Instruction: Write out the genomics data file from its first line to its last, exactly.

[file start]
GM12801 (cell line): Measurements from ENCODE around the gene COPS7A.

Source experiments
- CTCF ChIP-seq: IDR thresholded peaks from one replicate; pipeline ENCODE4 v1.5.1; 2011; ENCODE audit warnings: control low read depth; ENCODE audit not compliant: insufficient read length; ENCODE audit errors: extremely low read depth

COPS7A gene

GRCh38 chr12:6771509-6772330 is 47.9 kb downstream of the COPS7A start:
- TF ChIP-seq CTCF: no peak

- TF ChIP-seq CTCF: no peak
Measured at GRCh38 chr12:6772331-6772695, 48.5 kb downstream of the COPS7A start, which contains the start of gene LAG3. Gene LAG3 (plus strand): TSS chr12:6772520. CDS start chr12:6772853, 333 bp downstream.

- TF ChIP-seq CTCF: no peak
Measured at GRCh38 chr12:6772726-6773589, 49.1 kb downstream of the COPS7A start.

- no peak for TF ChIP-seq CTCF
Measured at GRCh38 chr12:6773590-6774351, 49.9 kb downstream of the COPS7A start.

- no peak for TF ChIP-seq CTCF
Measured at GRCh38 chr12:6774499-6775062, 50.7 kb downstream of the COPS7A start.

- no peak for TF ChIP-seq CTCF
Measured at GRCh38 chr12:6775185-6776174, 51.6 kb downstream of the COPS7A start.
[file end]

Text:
GM12801 (cell line): Measurements from ENCODE around the gene COPS7A.

Source experiments
- CTCF ChIP-seq: IDR thresholded peaks from one replicate; pipeline ENCODE4 v1.5.1; 2011; ENCODE audit warnings: control low read depth; ENCODE audit not compliant: insufficient read length; ENCODE audit errors: extremely low read depth

COPS7A gene

GRCh38 chr12:6771509-6772330 is 47.9 kb downstream of the COPS7A start:
- TF ChIP-seq CTCF: no peak

- TF ChIP-seq CTCF: no peak
Measured at GRCh38 chr12:6772331-6772695, 48.5 kb downstream of the COPS7A start, which contains the start of gene LAG3. Gene LAG3 (plus strand): TSS chr12:6772520. CDS start chr12:6772853, 333 bp downstream.

- TF ChIP-seq CTCF: no peak
Measured at GRCh38 chr12:6772726-6773589, 49.1 kb downstream of the COPS7A start.

- no peak for TF ChIP-seq CTCF
Measured at GRCh38 chr12:6773590-6774351, 49.9 kb downstream of the COPS7A start.

- no peak for TF ChIP-seq CTCF
Measured at GRCh38 chr12:6774499-6775062, 50.7 kb downstream of the COPS7A start.

- no peak for TF ChIP-seq CTCF
Measured at GRCh38 chr12:6775185-6776174, 51.6 kb downstream of the COPS7A start.